DPP denies flipflop over Fourth Nuclear Power Plant
By Enru Lin,The China PostTAIPEI, Taiwan -- The Democratic Progressive Party (DPP) headquarters has answered sharply to an allegation of flip-flopping over the Fourth Nuclear Power Plant.
February 23, 2013, 12:01 am TWN
Earlier this week, a former Cabinet member said that opposition party Chairman Su Tseng-chang (蘇貞昌) approved a NT$44.8 billion supplementary budget for the Fourth Nuclear Power Plant in 2006, during his tenure as premier.
“So what place does Su have to demand a halt to construction, or to block the passage of the (new) supplementary budget?” said Yiin Chii-ming (尹啟銘), a former chief of the Council for Economic Planning and Development.
Yinn added that a premature shutdown would result in fines and deeper ramifications on the Taiwan economy. If annual GDP growth fails to meet the 5-percent target, the nation should hold Su accountable, he wrote in a personal blog post dated Feb. 21.
The DPP's Taipei headquarters denied Yiin's charge yesterday, stressing that it has stood by its platform of a “nuclear-free homeland.”
During the Chen Shui-bian administration, the DPP pushed for an end to construction and succeeded in suspending work briefly, said director Ho Po-wen (何博文) of the DPP's education bureau yesterday.
But at the time, the Kuomintang majority controlled the Legislature and budgetary review — DPP lawmakers abstained from voting, but were unable to block the supplementary budget, said Ho.
Ho added that Yiin cannot hold Su accountable for economic growth. “To do so is laughable and absurd,” he said.
“In no other democracy does the ruling administration ask the opposition party to take responsibility for ruling.”
Also yesterday, Ho announced that Su will bicycle through Gongliao District (貢寮區) today to protest work on the Fourth Nuclear Power Plant.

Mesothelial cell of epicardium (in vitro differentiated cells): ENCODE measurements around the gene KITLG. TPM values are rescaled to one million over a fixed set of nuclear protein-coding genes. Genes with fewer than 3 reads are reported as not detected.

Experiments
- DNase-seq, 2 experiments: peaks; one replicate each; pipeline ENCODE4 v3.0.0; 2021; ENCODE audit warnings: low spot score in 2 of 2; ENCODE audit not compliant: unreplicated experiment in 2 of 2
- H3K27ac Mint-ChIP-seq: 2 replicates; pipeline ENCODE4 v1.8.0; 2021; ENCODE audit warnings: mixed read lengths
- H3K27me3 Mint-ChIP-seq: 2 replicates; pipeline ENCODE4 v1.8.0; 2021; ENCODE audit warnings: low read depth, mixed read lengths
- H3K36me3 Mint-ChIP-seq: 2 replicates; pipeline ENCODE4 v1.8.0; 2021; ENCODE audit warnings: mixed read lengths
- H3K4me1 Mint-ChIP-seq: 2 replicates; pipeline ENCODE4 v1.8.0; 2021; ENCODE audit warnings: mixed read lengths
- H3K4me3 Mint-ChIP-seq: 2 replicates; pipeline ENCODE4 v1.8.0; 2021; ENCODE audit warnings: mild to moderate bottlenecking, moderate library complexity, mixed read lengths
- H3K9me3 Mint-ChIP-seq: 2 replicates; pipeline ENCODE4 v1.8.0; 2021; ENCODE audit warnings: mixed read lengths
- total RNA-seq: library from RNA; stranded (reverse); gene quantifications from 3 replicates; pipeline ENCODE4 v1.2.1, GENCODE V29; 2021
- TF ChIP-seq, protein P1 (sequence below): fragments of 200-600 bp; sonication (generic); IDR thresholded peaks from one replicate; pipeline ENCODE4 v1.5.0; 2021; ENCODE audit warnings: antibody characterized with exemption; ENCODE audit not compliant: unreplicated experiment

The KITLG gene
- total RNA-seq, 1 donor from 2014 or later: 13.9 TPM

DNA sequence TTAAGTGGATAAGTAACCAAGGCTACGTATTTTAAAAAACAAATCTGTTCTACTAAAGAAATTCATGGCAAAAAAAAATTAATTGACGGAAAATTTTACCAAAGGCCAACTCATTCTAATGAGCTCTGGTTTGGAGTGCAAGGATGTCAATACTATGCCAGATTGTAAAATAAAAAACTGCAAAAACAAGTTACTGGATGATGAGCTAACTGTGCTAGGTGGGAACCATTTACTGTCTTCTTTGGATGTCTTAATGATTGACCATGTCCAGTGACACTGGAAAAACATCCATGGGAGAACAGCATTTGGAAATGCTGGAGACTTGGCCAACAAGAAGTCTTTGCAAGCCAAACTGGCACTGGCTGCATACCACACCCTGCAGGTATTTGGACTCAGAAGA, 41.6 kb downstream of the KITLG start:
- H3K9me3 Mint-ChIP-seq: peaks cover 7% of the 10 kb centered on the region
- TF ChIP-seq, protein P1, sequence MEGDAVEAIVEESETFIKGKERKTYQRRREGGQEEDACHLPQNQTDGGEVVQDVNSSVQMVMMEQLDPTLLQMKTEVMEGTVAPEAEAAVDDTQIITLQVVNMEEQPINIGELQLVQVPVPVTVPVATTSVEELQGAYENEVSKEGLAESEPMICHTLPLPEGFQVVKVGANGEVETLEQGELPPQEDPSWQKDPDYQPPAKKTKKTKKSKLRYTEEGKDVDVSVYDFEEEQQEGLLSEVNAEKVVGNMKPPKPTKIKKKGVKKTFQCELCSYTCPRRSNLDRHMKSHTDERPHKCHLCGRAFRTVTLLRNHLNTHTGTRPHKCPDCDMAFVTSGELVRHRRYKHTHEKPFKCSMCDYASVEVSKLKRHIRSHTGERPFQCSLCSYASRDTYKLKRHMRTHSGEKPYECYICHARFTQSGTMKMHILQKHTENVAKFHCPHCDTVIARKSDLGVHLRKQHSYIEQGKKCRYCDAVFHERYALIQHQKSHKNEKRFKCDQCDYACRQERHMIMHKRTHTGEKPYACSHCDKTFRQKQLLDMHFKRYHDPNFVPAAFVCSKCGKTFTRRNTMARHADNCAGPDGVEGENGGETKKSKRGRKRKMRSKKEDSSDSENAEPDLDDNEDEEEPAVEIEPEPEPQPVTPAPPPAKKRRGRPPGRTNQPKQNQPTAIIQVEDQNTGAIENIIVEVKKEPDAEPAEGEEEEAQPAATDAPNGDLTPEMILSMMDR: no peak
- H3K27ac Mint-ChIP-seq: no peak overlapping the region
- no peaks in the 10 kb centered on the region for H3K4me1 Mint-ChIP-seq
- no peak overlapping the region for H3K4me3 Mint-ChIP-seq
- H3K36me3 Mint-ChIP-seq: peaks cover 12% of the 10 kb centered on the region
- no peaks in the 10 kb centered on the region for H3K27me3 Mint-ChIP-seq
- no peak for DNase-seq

Su is to be joined by an estimated 200 party staffers along a 10-km route, on bikes bearing flags that read “No nuclear energy, no fear” (反核無懼).
The ride kicks off a series of party-endorsed protests, including a major anti-nuclear energy rally at the Presidential Office on Mar. 9. The Taipei protest extends into an overnight vigil and will be held concurrently with events in Taitung, Taichung and Kaohsiung.
Taiwanese film director Ko I-cheng (柯一正) publicly backed the Mar. 9 protest yesterday.
“This is an excellent opportunity that takes place on the eve of the Fukushima nuclear disaster's second anniversary. It's a chance to consolidate the public's voice and tell the people who collect our taxes what we want,” said Ko.
Meanwhile, civic group “Mom Loves Taiwan” (媽媽監督核電廠聯盟) released an open letter to President Ma Ying-jeou that stressed the plant's safety risks. “Please advise: Is it worth avoiding the late fees if you sacrifice billions of lives and Taiwan's future?” the letter stated.
“Mom Loves Taiwan” founder Irene Chen (陳藹玲) urged Ma to “do some homework” on his own.
“Don't just sit in your office listening to presentations and the opinions of experts,” said Chen, who is also director of the Fubon Cultural and Educational Foundation.